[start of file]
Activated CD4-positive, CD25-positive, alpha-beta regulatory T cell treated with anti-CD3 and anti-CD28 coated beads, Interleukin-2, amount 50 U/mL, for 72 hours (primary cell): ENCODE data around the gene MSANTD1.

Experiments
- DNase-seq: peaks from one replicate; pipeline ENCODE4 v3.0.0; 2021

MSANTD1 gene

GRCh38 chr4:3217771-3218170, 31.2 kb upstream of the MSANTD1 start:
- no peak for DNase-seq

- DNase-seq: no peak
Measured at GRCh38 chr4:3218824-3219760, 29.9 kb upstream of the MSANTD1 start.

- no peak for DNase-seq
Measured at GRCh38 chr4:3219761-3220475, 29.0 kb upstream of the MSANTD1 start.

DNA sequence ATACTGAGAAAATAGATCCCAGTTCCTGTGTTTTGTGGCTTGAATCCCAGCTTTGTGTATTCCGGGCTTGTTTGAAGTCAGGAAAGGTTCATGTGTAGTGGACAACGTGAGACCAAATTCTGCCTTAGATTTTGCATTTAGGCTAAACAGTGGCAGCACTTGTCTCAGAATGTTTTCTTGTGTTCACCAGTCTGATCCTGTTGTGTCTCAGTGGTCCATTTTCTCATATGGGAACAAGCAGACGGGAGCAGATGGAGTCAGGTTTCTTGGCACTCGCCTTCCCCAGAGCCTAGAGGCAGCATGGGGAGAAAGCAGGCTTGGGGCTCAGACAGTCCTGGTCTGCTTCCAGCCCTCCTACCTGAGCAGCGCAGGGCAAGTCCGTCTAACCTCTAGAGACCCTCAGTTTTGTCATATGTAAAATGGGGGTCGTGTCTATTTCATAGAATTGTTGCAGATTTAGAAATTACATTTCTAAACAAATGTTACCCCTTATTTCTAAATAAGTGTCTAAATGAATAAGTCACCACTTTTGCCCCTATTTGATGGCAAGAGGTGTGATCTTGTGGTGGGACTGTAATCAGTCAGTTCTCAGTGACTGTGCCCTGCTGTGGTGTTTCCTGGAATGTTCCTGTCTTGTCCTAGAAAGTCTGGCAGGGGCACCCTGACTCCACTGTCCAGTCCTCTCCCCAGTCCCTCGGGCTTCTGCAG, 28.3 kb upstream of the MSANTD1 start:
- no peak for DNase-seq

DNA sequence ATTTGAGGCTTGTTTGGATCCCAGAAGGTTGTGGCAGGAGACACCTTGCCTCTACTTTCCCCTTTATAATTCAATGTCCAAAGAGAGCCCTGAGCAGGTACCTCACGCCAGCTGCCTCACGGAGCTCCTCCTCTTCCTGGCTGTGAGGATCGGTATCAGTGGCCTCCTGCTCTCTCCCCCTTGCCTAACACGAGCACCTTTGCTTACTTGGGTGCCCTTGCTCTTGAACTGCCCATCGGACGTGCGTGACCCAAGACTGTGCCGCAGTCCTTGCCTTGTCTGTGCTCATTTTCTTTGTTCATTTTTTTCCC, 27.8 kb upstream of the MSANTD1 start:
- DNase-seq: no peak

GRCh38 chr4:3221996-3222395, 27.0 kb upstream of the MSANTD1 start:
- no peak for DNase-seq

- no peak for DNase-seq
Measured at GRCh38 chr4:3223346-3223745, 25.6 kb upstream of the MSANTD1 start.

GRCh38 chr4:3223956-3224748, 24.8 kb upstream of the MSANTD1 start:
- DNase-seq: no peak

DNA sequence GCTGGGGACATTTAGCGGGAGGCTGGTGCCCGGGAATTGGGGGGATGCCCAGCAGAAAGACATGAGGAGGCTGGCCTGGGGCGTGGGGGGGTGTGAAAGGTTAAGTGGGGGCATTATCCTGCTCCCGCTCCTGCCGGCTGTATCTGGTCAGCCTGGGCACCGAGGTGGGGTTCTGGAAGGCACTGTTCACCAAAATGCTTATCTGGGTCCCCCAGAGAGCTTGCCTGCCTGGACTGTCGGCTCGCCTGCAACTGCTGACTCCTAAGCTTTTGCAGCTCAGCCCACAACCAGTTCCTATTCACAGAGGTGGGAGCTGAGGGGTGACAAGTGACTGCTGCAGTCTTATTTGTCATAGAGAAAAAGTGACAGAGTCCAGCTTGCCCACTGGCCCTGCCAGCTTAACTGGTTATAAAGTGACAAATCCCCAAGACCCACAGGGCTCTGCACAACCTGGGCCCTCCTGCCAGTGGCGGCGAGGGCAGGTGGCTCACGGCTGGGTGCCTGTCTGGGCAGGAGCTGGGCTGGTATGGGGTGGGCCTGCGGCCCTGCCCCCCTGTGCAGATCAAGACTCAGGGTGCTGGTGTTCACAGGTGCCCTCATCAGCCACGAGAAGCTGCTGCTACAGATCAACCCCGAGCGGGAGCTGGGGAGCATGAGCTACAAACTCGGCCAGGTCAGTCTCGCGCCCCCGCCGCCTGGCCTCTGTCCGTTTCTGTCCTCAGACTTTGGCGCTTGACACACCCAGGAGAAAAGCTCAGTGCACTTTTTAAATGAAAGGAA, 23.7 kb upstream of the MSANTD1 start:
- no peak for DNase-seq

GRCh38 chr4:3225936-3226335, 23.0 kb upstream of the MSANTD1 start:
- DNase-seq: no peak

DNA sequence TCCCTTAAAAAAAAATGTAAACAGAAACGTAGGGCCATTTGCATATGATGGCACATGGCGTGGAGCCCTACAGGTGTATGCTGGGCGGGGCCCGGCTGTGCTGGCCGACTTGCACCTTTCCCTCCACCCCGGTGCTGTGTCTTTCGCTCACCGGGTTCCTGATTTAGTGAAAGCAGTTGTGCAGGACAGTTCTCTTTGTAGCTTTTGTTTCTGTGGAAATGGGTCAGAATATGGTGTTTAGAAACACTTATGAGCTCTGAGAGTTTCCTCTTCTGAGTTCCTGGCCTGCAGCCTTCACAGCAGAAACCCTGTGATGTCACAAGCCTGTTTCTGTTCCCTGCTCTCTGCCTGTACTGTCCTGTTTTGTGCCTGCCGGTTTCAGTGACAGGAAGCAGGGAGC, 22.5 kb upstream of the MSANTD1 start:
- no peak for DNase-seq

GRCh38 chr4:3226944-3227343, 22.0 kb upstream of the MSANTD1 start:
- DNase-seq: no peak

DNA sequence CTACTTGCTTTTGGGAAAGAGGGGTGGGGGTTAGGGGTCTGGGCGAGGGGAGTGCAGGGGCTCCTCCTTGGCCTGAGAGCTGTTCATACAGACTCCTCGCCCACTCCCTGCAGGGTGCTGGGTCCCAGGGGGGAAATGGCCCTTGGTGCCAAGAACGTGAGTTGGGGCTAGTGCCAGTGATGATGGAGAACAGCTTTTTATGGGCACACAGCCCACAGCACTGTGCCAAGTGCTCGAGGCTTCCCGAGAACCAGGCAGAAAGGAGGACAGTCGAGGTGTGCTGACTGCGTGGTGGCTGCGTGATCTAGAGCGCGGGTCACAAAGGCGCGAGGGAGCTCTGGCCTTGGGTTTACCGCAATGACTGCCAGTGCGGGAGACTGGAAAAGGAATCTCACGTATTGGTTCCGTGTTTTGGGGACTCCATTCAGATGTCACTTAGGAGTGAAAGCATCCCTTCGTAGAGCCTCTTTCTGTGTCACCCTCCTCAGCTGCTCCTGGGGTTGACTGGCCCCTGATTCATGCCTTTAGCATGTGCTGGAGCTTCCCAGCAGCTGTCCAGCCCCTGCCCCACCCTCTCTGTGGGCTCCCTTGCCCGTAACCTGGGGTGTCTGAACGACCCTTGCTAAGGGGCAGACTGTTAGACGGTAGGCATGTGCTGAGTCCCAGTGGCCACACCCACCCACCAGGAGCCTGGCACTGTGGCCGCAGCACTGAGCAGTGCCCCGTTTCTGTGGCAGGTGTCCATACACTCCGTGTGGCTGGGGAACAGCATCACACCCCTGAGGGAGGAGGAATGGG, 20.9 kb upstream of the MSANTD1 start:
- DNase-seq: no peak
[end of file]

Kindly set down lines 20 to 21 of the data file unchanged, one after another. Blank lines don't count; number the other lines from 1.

- DNase-seq: no peak

DNA sequence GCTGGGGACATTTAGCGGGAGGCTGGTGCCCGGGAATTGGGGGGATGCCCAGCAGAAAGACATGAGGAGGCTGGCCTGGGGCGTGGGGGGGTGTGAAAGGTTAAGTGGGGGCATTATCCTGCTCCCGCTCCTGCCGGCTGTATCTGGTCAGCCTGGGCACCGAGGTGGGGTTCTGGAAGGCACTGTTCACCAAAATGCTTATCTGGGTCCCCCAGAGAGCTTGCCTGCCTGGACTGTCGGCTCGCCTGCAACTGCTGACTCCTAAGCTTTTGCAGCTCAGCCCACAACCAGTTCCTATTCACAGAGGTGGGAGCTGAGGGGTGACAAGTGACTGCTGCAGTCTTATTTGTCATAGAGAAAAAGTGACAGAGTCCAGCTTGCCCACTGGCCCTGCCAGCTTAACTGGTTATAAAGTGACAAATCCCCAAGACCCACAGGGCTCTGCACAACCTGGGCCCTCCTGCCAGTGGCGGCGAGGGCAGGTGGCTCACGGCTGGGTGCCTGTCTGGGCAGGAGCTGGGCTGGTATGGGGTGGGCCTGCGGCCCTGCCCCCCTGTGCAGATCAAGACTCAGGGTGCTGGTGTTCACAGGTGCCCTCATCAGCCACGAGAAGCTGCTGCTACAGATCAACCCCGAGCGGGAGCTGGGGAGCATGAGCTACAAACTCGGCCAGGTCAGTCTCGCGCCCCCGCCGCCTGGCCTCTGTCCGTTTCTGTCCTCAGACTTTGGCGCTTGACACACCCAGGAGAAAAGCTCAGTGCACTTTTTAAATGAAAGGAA, 23.7 kb upstream of the MSANTD1 start: